Fortunately, the new humans' enclosure at the zoo, next to five bemused langur monkeys and four nonplussed sloth bears, was populated by five of the more agreeable specimens of the genus Homo sapiens. Rather than destroying the planet, their main activities seemed to be playing "Connect Four" and listening to Radio 2. Three more human specimens will enter today.
Ms Cook, 28, a senior mammal keeper who normally looks after bears and apes, had just returned from delivering hula-hoops to ensure the "behavioural enrichment" of her new charges. She said: "They are far more demanding than my usual animals. We have to keep them occupied and entertained. I gave them a football to do some exercise. It is important to keep the weight off them."
The spectacle of five of the planet's most advanced great ape species hanging about in swimwear on Bear Mountain, the 91-year-old Grade II-listed terraces that once housed polar bears and grizzlies, is the opening salvo in a campaign by the Zoological Society of London (ZSL), which runs the zoo, to highlight humanity's status as a "plague species". Nearly 15,600 separate species are believed to be threatened with extinction caused by human activity.
To underline the point, displays outside the enclosure comparing humans with chimpanzees and gorillas note that more humans are born every hour than the existing population of the two other apes.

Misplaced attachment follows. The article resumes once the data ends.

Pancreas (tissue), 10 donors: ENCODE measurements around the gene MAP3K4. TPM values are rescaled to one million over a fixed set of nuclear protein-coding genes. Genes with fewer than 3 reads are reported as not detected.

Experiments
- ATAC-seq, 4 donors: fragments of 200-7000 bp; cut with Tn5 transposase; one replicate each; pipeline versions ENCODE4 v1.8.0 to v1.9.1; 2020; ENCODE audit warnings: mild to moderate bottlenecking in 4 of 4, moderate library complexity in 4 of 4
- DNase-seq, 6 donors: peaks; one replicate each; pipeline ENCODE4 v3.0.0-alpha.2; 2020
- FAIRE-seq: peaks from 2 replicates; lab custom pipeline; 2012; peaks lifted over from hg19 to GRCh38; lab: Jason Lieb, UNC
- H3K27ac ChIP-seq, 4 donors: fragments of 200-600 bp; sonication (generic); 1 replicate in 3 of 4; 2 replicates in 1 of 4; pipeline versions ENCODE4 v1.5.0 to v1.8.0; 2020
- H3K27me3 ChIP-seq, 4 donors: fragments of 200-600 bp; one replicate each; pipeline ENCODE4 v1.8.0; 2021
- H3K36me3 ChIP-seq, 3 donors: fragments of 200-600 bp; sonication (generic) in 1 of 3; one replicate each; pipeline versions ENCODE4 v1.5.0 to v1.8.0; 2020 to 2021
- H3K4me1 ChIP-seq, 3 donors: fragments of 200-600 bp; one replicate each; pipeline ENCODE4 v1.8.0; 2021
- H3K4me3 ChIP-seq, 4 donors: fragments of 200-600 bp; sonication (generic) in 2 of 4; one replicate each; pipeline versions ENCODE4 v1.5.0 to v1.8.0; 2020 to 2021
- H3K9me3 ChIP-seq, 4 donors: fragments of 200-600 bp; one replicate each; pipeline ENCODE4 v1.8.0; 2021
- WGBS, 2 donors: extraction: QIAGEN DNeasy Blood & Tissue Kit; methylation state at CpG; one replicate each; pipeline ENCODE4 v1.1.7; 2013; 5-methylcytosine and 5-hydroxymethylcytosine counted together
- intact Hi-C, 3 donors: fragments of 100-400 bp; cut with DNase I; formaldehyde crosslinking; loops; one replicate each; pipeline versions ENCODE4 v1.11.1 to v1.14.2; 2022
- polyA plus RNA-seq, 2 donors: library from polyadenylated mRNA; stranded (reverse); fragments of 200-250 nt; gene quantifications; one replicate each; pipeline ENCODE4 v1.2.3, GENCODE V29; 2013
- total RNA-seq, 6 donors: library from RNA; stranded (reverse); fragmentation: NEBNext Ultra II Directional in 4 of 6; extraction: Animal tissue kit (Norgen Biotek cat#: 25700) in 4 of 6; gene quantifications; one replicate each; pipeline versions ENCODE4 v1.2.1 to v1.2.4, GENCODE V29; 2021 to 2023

Managers were unapologetic about their selection of eight largely trim and shapely specimens, including an international kick-boxer and a professional dancer, to ensure maximum publicity by cavorting around the enclosure during open hours over the bank holiday weekend.
Simon Rayner, ZSL's communications manager, who dreamt up the idea, said: "The point is to jolt people into recognising the impact of human beings on their environment and that of other animals. We are saying, 'Look, here are humans stripped down and treated exactly the same way as other animals'. We are the same and the way we treat all animals has consequences."
The point was largely lost on 11-year-old Rory McDonald, from Purley, Surrey, as he gazed past the electric fence and moat at the cart-wheeling human exhibits. He said: "Cool, I want to have a go? It looks like Baywatch up there. And they even get a better view of the monkeys."
Justine Appleby, 34, a science teacher from Hertford, who was with her two young sons, said: "I did a double take when I saw them. For a split second, I found myself thinking, 'Blimey, what kind of animals are they?' It's actually quite a powerful message."
The exhibits will spend eight hours a day in their elevated nest and spend each night in their own beds. So far, life as zoological curiosities was proving highly acceptable, right down to the gourmet vegetarian lunch provided by the zoo's on-site catering firm.
Simon Spiro, 19, a veterinary science undergraduate at Pembroke College, Cambridge, shivered slightly as he sat in his boxer shorts and felt fig-leaves in a brisk wind. He said: "I leapt at the chance to do this. We've been sitting around, getting to know each other, discussing a bit about the philosophy of being behind bars. I'm fascinated by how we perceive animals and how they see us, so this is an opportunity to be on the receiving end."Reuse content